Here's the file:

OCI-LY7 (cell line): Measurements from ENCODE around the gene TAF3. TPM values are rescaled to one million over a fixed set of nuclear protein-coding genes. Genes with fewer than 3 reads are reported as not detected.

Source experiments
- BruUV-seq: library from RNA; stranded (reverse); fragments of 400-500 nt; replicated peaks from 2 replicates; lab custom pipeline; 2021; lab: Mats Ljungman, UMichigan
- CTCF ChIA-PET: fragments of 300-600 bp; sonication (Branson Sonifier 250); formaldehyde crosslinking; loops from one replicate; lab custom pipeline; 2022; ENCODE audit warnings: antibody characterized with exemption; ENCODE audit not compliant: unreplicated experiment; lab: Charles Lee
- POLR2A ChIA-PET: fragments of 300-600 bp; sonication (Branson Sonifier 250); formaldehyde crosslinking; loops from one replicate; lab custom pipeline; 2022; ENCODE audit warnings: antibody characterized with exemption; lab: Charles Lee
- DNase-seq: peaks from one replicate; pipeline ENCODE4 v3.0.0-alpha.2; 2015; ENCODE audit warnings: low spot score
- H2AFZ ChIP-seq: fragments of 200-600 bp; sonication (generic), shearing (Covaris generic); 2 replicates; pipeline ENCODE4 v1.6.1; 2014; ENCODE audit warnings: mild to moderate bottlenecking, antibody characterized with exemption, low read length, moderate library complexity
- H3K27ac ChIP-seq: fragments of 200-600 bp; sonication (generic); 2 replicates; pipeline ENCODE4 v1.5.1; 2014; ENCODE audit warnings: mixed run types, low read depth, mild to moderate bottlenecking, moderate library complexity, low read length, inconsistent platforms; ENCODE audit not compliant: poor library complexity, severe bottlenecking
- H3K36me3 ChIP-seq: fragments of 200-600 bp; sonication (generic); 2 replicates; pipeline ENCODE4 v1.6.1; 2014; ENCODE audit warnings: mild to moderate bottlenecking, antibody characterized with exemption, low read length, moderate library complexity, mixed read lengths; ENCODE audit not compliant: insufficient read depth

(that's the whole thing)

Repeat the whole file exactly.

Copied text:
OCI-LY7 (cell line): Measurements from ENCODE around the gene TAF3. TPM values are rescaled to one million over a fixed set of nuclear protein-coding genes. Genes with fewer than 3 reads are reported as not detected.

Source experiments
- BruUV-seq: library from RNA; stranded (reverse); fragments of 400-500 nt; replicated peaks from 2 replicates; lab custom pipeline; 2021; lab: Mats Ljungman, UMichigan
- CTCF ChIA-PET: fragments of 300-600 bp; sonication (Branson Sonifier 250); formaldehyde crosslinking; loops from one replicate; lab custom pipeline; 2022; ENCODE audit warnings: antibody characterized with exemption; ENCODE audit not compliant: unreplicated experiment; lab: Charles Lee
- POLR2A ChIA-PET: fragments of 300-600 bp; sonication (Branson Sonifier 250); formaldehyde crosslinking; loops from one replicate; lab custom pipeline; 2022; ENCODE audit warnings: antibody characterized with exemption; lab: Charles Lee
- DNase-seq: peaks from one replicate; pipeline ENCODE4 v3.0.0-alpha.2; 2015; ENCODE audit warnings: low spot score
- H2AFZ ChIP-seq: fragments of 200-600 bp; sonication (generic), shearing (Covaris generic); 2 replicates; pipeline ENCODE4 v1.6.1; 2014; ENCODE audit warnings: mild to moderate bottlenecking, antibody characterized with exemption, low read length, moderate library complexity
- H3K27ac ChIP-seq: fragments of 200-600 bp; sonication (generic); 2 replicates; pipeline ENCODE4 v1.5.1; 2014; ENCODE audit warnings: mixed run types, low read depth, mild to moderate bottlenecking, moderate library complexity, low read length, inconsistent platforms; ENCODE audit not compliant: poor library complexity, severe bottlenecking
- H3K36me3 ChIP-seq: fragments of 200-600 bp; sonication (generic); 2 replicates; pipeline ENCODE4 v1.6.1; 2014; ENCODE audit warnings: mild to moderate bottlenecking, antibody characterized with exemption, low read length, moderate library complexity, mixed read lengths; ENCODE audit not compliant: insufficient read depth